A small population of McQueens Bustard winters in LRK @ Dhritiman Mukherjee
Crab Plovers of the Mandvi coast @ Gerolf Jander
Indian Coursers are common in this part of India @ Dhritiman Mukherjee
The endemic White-naped Tit are found in the thorn forest near Bhuj @ Gerolf Jander
The Great Indian Bustard is one of the star attractions of this tour @ Dhritiman Mukherjee
The Grey Hypocolius is the sole member of it's family @ Dhritiman Mukherjee
Sociable Lapwing winters in North West India @ Dhritiman Mukherjee
Western India Bird TourRajasthan, Gujarat & Maharashtra
Areas covered: Rajasthan, Gujarat & Maharashtra
Duration: 16 days/15 nights by road and air
Highlights: Indian Bustard at Desert National Park, Demoiselle Cranes at Kheechan, Indian Creeper at Tal Chhapar, Green Avadavat at Mount Abu, White bellied Minivet at Siana, McQueens Bustard at Little Rann of Kutch, Hypocolius and White-naped Tit at Bhuj and Forest Owlet near Mumbai.
The western India bird tour takes you through the desert states of Rajasthan and Gujarat, showcasing some of the greatest endemic diversity of birds and mammals in the country. Key species on this tour are the Great Indian and McQueen’s Bustard, Hypocolius, Green Avadavat, White-naped Tit, Forest Owlet and Indian Creeper. The impressive mammals include the Asiatic Lion, Striped Hyena, Leopard, Desert and Jungle Cat, the elegant Blackbuck and Chinkara.
We start the tour at Sultanpur Bird Sanctuary near Delhi where our principal targets are the Sind Sparrow and Brook’s Leaf Warbler. Driving on to Rajasthan, our first stop is Tal Chhapar, a small sanctuary created for the protection of Blackbucks. It is the most reliable site for the Indian Spotted Creeper and other species like wintering Yellow-eyed Pigeons and Stoliczka’s Bushchat.
Travelling further west in Rajasthan we arrive at the historic city of Jaisalmer. At the Wood Fossil Park, we look for Trumpeter Finch, Striolated Bunting and Red-tailed Wheatear. We spend the next two days at Desert National Park, looking for the critically endangered Great Indian Bustard. Other semi-desert species we hope to see here are the endemic Stoliczka’s Bushchat, Asian Desert Warbler, MacQueen’s Bustard, Cream-coloured Courser, Black-bellied, Chestnut-bellied and Painted Sandgrouse, Black-crowned Finch Lark, Variable and Isabelline Wheatear, Desert Whitethroat and Punjab Raven. Raptors include the critically endangered Indian and White-rumped Vultures, Laggar Falcon, Tawny and Short-toed Snake Eagle.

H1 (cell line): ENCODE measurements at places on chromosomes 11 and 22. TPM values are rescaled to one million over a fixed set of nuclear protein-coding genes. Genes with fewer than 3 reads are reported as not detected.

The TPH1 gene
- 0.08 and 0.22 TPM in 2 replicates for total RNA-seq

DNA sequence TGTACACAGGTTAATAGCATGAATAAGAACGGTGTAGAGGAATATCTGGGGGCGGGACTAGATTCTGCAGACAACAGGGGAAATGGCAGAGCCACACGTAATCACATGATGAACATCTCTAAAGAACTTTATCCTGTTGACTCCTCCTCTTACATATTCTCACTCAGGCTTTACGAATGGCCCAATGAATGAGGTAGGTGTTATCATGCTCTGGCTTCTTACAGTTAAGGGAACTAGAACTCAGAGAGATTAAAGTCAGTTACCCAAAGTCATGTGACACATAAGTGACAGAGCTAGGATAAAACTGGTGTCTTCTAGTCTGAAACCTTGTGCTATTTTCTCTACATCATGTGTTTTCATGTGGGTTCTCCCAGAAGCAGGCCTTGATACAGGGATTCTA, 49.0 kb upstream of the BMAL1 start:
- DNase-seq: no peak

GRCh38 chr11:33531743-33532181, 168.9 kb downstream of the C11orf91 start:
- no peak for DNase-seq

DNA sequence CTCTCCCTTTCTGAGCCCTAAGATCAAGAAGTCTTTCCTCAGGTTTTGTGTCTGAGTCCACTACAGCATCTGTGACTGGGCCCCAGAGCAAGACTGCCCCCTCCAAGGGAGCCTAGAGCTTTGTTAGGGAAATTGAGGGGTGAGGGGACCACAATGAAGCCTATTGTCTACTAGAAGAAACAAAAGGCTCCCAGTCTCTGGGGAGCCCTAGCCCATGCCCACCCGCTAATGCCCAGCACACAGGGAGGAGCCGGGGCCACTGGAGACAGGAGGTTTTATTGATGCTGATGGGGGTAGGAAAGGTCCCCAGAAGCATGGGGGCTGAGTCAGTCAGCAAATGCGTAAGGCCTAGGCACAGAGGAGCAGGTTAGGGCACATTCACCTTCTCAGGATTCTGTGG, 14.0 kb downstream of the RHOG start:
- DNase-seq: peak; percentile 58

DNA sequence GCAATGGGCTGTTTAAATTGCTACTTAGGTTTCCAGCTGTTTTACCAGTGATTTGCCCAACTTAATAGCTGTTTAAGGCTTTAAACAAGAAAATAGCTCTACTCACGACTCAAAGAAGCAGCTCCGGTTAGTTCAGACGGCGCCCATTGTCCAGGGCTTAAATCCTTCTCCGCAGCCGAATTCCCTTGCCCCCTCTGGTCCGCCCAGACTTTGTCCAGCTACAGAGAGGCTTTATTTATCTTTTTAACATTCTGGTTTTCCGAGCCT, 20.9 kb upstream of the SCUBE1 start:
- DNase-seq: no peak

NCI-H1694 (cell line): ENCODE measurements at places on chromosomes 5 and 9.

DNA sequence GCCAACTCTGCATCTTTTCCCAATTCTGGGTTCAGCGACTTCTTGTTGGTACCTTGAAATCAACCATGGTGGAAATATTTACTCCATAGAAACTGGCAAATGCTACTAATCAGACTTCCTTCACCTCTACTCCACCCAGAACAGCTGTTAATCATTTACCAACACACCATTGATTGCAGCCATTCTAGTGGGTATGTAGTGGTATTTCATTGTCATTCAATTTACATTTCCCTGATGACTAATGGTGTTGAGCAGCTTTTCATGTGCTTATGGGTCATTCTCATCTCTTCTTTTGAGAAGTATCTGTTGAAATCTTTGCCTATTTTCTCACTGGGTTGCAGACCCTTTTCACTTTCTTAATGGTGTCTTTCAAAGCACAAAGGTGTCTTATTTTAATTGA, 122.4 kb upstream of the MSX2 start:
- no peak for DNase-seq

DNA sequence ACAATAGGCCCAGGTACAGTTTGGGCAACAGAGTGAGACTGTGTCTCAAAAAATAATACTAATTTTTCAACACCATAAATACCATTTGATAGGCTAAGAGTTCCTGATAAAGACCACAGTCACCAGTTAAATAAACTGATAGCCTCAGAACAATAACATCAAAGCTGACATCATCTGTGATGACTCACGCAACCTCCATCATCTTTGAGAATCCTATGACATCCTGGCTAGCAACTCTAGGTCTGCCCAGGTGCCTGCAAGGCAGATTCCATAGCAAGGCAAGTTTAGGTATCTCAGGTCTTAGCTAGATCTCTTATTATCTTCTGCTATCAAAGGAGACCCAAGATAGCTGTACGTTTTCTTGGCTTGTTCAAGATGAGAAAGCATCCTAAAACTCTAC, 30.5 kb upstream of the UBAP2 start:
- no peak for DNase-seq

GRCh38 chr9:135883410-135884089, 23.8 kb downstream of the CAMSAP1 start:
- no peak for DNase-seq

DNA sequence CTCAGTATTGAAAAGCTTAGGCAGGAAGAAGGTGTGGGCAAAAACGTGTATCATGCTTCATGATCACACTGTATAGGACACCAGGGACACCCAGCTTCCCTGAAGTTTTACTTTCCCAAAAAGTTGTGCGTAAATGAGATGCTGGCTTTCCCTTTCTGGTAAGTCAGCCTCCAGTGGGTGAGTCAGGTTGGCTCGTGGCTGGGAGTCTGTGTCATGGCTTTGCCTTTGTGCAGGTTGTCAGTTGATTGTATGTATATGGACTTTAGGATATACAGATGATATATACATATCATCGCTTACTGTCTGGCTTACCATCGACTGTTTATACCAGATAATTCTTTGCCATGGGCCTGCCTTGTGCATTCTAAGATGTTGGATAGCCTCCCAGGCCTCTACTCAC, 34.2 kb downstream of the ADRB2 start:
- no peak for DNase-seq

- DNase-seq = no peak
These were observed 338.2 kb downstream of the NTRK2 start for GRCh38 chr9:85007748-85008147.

Leaving DNP we stop at Kheechan to see Demoiselle Cranes, which are fed by a village community. Seeing up to 8000 cranes feeding close up is a remarkable sight. We drive onwards to reach Siana before sundown – the site of David Attenborough’s film on Leopards “Life of Mammals”. Night drives here may reveal the Striped Hyena, Jungle & Desert Cat and perhaps the Leopard. Our target birds are the nomadic White-bellied Minivet, Jungle and Rock Bush Quail, Sirkeer Malkoha, Painted Sandgrouse, Laggar and Red-necked Falcon and the Indian Vulture.
A short drive from Siana, we arrive at the pleasant hill station of Mt Abu for another rare endemic – Green Avadavat. Departing Mt Abu early we drive through picturesque hills to arrive at Little Rann of Kutch in Gujarat. LRK is best known for the last population of the endangered Asiatic Wild Ass. Besides the globally threatened Houbara Bustard that winter here, other notable species are the Sykes’s Nightjar, Greater Hoopoe Lark, Indian Courser and Sociable Lapwing. Raptors here are the Montagu’s and Pallid Harriers, Imperial, Tawny and Greater Spotted Eagles, Merlin and Peregrine Falcon, Pallid Scops and Short-eared Owl.
We drive onwards from the flats of LRK to the coastal town of Bhuj in the Greater Rann of Kutch, offering some of the most spectacular and range restricted species like the Hypocolius, White-naped Tit, Marshall’s Iora, Sykes Nightjar, Sykes Lark, Red-tailed Wheatear, Crab Plover and Eurasian Oystercatcher.
Fly out of Bhuj to Mumbai and drive to the Tansa Wildlife Sanctuary in Thane. We will spend the remainder of the day looking for the Forest Owlet, a species that remained undiscovered for 113 years till just about 12 years ago. Some of the other species we can hope to see here are the Malabar Trogon, Indian Nuthatch and the Vigors’s Sunbird. After birding the following morning at Tansa, we drive to Mumbai to fly home.